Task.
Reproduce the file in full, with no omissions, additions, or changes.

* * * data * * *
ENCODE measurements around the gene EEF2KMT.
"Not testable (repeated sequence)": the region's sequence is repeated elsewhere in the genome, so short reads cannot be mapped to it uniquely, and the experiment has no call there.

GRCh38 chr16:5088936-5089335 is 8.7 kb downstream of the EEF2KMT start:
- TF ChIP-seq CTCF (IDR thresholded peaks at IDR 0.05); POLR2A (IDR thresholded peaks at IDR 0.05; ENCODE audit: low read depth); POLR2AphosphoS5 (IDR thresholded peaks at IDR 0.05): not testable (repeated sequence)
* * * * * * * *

ENCODE measurements around the gene EEF2KMT.
"Not testable (repeated sequence)": the region's sequence is repeated elsewhere in the genome, so short reads cannot be mapped to it uniquely, and the experiment has no call there.

GRCh38 chr16:5088936-5089335 is 8.7 kb downstream of the EEF2KMT start:
- TF ChIP-seq CTCF (IDR thresholded peaks at IDR 0.05); POLR2A (IDR thresholded peaks at IDR 0.05; ENCODE audit: low read depth); POLR2AphosphoS5 (IDR thresholded peaks at IDR 0.05): not testable (repeated sequence)